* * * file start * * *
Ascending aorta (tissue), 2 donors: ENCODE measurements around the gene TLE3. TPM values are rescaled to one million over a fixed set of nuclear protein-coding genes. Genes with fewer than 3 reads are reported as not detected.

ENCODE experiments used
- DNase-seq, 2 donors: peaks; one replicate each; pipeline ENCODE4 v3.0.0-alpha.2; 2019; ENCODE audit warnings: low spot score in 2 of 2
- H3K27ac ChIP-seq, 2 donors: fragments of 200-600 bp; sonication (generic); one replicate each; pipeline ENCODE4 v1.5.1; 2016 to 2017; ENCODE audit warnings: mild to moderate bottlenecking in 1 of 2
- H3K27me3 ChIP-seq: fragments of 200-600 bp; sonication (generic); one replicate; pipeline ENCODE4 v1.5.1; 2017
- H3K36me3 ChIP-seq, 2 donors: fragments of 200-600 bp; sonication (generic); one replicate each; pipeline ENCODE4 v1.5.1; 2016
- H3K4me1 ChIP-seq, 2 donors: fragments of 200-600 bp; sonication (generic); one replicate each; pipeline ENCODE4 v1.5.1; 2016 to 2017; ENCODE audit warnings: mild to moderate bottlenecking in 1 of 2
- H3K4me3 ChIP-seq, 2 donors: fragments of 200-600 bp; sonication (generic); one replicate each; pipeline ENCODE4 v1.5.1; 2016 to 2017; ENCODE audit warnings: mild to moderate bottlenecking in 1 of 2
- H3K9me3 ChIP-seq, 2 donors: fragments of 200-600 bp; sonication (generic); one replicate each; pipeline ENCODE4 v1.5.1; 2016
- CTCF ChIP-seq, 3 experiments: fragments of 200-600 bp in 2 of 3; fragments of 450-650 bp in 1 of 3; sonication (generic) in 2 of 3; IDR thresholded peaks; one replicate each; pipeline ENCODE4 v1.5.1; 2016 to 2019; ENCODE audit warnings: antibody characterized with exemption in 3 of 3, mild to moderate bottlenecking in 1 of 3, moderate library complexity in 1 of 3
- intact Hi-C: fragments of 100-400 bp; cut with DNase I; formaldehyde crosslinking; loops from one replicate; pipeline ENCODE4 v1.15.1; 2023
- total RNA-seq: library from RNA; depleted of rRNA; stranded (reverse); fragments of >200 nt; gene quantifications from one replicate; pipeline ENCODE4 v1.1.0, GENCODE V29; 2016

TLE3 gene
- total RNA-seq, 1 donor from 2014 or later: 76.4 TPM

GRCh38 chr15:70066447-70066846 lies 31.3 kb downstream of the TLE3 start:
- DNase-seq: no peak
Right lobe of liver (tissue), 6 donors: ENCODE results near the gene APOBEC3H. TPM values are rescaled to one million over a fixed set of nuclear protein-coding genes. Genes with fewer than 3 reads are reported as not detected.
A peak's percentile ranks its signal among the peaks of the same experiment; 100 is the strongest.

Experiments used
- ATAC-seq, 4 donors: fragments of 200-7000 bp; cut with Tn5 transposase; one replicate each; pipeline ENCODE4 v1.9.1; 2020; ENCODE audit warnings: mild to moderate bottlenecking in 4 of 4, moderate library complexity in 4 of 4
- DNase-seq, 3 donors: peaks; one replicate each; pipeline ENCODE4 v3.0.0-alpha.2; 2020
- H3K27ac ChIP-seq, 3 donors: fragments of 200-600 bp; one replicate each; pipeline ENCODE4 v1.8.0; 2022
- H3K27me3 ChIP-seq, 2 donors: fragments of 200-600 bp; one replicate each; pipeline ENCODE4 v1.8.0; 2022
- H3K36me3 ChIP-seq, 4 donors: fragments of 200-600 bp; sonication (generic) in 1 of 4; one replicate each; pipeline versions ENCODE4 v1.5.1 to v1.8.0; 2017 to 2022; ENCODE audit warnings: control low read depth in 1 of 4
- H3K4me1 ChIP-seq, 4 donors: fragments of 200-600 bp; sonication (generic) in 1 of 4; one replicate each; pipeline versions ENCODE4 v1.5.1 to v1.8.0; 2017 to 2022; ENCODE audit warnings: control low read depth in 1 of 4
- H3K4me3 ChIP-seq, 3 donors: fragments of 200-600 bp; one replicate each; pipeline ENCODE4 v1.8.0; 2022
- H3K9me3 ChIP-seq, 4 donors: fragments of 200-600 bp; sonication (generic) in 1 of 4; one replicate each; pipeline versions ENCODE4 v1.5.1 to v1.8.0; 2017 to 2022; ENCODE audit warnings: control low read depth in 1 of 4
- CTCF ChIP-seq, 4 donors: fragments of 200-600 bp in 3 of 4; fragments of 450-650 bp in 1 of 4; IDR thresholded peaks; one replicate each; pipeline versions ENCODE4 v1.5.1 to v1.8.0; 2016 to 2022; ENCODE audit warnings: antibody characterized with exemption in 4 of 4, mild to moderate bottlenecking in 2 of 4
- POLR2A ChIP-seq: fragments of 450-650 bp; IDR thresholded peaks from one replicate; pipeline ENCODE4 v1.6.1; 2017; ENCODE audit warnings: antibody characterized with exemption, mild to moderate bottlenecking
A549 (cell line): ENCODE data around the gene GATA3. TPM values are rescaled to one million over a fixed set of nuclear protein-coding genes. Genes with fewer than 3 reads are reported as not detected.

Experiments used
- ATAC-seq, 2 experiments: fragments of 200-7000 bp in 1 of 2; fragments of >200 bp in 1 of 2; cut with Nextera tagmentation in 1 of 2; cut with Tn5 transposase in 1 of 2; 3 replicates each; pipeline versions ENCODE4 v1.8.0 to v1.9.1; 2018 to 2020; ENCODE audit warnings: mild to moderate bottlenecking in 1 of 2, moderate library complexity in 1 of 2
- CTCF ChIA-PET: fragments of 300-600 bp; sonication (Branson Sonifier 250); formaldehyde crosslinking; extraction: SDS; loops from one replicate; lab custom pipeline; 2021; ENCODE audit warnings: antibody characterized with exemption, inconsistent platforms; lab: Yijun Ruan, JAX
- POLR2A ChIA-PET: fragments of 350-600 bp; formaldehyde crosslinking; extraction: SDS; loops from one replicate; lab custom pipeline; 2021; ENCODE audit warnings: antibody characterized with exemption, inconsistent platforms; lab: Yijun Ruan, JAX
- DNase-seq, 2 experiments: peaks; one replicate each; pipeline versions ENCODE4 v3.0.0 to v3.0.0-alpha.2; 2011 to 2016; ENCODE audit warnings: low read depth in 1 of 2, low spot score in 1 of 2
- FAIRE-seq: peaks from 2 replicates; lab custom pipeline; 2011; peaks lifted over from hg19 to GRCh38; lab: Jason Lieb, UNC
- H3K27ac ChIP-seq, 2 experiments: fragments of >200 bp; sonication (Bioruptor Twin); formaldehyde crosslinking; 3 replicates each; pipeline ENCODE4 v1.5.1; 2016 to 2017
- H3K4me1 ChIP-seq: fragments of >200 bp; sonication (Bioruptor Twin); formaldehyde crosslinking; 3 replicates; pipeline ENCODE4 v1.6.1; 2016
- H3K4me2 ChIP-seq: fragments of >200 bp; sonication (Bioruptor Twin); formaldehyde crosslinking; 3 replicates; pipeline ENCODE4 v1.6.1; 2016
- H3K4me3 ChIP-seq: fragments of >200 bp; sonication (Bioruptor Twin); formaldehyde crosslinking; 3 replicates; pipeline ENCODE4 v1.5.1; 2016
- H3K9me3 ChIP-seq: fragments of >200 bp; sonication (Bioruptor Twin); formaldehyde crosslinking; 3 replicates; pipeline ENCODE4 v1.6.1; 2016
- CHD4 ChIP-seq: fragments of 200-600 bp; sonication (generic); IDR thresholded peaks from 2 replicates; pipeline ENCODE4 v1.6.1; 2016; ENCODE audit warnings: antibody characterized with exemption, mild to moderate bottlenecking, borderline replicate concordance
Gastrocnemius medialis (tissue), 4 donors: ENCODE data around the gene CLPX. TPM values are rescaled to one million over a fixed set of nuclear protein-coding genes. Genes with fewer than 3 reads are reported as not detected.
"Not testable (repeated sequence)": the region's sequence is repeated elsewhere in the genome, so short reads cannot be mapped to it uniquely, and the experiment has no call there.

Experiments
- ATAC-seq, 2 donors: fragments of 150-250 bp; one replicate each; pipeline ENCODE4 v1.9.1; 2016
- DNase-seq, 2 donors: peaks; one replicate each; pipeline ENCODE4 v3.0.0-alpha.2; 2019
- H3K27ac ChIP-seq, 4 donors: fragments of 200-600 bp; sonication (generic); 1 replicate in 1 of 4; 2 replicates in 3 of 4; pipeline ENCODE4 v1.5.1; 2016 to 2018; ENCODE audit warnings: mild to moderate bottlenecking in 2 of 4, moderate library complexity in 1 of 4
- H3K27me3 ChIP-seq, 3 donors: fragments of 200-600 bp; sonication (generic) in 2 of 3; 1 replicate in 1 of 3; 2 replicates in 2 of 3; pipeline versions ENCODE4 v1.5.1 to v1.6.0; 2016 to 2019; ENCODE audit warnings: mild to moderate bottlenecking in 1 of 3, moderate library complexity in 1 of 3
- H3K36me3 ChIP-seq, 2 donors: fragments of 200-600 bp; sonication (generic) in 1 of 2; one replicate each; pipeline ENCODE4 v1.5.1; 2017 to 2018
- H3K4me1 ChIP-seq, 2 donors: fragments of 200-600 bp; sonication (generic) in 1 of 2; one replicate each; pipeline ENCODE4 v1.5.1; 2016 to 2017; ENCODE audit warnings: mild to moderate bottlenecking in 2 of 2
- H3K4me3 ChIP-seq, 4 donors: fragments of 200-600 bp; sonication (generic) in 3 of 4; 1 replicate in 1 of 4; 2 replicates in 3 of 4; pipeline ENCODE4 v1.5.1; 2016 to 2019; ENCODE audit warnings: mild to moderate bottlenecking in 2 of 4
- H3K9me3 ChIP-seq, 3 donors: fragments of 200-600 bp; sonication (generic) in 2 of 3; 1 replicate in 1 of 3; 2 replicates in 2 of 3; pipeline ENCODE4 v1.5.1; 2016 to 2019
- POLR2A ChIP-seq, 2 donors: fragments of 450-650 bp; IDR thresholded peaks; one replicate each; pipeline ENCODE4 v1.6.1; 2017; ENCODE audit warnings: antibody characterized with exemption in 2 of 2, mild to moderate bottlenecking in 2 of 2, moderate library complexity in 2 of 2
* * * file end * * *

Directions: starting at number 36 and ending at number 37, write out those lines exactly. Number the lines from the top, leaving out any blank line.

- FAIRE-seq: peaks from 2 replicates; lab custom pipeline; 2011; peaks lifted over from hg19 to GRCh38; lab: Jason Lieb, UNC
- H3K27ac ChIP-seq, 2 experiments: fragments of >200 bp; sonication (Bioruptor Twin); formaldehyde crosslinking; 3 replicates each; pipeline ENCODE4 v1.5.1; 2016 to 2017